Homeland security secretary on border situation: ‘We have an emergency on our hands’
Homeland Security Secretary Kirstjen Nielsen said on Thursday that the agency is in “disaster response” as a result of a steep uptick of migrants at the southern border.
“What I’ve done, I’ve basically instituted a very traditional emergency response posture, so I’m pulling on all the departments in the federal government, asking them to fill those resources and? see what we have because we have declared the emergency,” Nielsen told Chris Cuomo on CNN’s “Cuomo Prime Time.”
Administration officials have been sounding the alarm over the increase in migrants at the southern border, underscoring the change in demographics as one of the reasons for the host of challenges they’re facing.
“The rate at which this crisis is evolving is tremendous, so we absolutely need additional resources, more than we can reprogram or otherwise use under executive authority without Congress,” Nielsen said.
Nielsen again said that the department is treating the situation at the southern border as if the US has have been hit by a “Cat 5 hurricane.”
Customs and Border Protection Commissioner Kevin McAleenan said late last month that the US was on pace to encounter more than 100,000 migrants in March alone, making it “the highest month since 2008.”
“Right now, we have an emergency on our hands. We need to treat it as such,” Nielsen said Thursday.
In previous years, single adults had largely been a majority of those crossing the border. Since October, there’s been a 300% increase in the number of families apprehended compared with the same period in fiscal year 2018, according to CBP.
The administration has implemented a slew of policies, like requiring some asylum seekers to wait in Mexico for the duration of their immigration hearings, to try to stem the flow of migration, but some Democratic lawmakers and advocates argue that it’s those policies that helped fuel the situation along the border.
In any case, the surge of migrants has prompted President Donald Trump to cut aid to some Central American countries and threaten to close the US-Mexico border. Trump has been flip-flopping on the latter proposal — threatening to close the border if Mexico didn’t stop “massive amounts of drugs” coming into the US within one year and then seemingly retreating from the threat altogether.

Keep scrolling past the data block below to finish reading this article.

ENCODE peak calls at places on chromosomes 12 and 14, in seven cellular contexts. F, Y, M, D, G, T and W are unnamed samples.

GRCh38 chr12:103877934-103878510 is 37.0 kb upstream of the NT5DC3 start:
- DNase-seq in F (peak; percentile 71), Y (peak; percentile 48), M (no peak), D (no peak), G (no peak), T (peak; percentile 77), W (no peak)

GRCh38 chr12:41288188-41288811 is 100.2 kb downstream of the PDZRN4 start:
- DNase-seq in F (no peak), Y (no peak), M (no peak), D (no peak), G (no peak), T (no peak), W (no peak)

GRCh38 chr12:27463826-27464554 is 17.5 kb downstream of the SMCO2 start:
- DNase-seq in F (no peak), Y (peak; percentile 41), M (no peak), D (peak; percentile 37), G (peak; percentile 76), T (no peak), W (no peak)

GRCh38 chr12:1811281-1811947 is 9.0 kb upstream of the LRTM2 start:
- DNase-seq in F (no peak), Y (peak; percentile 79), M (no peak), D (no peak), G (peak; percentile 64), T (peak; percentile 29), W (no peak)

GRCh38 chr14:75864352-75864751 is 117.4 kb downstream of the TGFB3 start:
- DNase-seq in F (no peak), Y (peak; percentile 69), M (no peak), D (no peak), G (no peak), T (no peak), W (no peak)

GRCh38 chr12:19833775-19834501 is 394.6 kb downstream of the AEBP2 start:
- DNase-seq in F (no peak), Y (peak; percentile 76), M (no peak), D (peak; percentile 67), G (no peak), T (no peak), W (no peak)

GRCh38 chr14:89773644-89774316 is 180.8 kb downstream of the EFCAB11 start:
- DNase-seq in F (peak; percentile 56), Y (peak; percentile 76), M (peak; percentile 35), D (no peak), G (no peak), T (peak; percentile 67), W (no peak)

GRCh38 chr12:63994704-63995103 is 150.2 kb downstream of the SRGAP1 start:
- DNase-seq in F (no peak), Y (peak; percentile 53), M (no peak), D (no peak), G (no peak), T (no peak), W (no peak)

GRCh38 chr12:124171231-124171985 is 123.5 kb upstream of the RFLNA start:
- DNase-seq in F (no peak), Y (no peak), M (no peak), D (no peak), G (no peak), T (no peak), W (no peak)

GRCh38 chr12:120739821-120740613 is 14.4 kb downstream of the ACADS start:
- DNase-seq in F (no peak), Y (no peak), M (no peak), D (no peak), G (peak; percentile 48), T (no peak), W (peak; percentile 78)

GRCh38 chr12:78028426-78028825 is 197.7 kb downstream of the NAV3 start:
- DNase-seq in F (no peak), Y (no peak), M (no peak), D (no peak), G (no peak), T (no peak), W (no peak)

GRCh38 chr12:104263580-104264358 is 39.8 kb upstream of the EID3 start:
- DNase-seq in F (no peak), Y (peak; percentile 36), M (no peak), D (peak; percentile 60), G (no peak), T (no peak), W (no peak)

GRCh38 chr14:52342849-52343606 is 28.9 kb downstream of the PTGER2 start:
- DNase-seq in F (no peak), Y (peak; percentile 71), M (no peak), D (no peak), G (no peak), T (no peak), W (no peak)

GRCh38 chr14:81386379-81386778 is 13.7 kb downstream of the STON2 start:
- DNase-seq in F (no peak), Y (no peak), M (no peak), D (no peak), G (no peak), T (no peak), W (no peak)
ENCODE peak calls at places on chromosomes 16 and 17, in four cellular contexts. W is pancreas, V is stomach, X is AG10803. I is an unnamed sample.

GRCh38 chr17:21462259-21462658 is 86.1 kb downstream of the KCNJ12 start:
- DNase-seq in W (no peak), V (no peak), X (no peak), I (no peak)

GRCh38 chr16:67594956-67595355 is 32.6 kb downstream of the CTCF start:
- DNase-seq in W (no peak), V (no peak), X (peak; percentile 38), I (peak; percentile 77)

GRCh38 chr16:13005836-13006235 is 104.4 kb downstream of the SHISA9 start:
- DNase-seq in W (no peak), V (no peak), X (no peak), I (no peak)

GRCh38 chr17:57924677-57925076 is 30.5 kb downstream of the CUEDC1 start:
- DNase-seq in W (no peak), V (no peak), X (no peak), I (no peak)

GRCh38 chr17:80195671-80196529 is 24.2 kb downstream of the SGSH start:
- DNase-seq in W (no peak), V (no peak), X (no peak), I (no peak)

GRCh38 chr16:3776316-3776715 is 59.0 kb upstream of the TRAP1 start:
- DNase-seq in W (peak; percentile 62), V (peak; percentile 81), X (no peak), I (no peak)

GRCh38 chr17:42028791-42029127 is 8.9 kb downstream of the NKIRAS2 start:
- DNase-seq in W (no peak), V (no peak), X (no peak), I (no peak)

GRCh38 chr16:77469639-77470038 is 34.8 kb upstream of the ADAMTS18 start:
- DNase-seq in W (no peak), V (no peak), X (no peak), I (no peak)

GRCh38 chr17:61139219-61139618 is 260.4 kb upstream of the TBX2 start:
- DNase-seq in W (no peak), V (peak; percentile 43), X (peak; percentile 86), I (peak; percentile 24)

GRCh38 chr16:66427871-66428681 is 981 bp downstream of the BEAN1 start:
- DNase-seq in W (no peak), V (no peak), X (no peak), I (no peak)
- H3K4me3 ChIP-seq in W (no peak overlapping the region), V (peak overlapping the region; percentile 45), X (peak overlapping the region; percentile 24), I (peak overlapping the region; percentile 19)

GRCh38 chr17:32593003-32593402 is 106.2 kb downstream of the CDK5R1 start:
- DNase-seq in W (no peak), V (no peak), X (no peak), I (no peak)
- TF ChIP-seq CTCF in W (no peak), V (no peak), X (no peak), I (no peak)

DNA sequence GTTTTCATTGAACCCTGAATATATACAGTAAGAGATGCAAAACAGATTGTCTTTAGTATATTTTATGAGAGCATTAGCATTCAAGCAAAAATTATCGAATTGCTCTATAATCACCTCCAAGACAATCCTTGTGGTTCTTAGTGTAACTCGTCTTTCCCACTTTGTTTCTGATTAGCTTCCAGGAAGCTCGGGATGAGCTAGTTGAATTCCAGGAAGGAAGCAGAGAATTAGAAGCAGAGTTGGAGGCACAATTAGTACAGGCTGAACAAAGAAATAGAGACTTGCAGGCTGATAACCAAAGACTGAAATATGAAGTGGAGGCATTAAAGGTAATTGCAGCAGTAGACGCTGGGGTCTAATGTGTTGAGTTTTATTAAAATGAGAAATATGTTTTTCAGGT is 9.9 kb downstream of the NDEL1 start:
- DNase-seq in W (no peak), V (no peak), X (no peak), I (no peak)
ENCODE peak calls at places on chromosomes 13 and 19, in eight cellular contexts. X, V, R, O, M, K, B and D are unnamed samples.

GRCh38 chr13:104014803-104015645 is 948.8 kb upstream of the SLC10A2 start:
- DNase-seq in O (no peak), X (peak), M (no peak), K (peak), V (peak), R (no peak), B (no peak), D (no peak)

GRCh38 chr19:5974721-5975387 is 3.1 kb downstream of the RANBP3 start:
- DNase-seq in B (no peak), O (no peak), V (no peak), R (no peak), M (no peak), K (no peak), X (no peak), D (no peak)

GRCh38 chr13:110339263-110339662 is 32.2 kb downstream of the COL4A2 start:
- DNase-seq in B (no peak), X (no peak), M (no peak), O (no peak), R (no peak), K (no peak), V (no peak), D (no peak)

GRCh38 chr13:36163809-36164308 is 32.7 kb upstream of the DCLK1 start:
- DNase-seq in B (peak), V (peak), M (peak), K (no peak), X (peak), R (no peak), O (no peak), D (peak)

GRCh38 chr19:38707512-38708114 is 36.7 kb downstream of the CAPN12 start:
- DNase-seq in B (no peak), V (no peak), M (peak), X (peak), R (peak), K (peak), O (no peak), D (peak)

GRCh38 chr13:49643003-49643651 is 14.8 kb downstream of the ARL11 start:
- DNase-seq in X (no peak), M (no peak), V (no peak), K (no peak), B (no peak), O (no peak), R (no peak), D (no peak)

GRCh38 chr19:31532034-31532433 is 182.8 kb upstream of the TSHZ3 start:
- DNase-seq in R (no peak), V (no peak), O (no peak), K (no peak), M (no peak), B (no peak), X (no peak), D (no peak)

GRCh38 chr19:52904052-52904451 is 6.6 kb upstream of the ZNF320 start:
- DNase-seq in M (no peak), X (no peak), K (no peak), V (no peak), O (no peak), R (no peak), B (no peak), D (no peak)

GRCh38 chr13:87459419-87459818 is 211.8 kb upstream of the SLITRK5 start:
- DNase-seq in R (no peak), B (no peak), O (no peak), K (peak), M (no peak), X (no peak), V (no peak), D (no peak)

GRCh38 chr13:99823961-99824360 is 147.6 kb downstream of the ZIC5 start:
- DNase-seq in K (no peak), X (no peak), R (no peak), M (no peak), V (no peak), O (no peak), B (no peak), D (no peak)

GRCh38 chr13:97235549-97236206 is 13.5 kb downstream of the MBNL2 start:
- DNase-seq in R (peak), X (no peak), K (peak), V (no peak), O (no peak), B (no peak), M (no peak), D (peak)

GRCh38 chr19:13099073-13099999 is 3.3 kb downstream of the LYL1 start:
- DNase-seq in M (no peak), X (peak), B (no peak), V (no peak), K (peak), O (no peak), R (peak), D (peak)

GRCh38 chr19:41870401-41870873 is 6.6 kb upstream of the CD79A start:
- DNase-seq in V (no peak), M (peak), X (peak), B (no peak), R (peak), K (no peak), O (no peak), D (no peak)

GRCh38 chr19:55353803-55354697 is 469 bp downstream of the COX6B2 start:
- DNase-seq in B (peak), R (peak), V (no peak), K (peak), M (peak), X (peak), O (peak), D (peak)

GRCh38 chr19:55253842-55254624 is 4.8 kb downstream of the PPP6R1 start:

Nielsen addressed Trump floating the possibility of a border closure Thursday.
“I think we have to take everything under consideration,” she told CNN. “I think it’s important to make the case of how serious the President is. He was making it clear that he was willing to entertain all options. But I think working with Mexico, we can continue to encourage them and work with them.”
Trump, earlier Thursday, threatened to slap tariffs on automobiles made in Mexico and close the US-Mexico border if the country didn’t stop “massive amounts of drugs” coming into the US within one year.
“We’re going to give them a one-year warning, and if the drugs don’t stop or (aren’t) largely stopped, we’re going to put tariffs on Mexico and products, in particular, the cars … and if that doesn’t stop the drugs, we close the border,” Trump told reporters.
But by Thursday evening, he had shifted his position again.
“I don’t think we’ll ever have to close the border, because the penalty of tariffs on cars coming into the United States from Mexico, at 25%, will be massive,” Trump said.
Nielsen will join Trump in Calexico, California, on a border visit on Friday.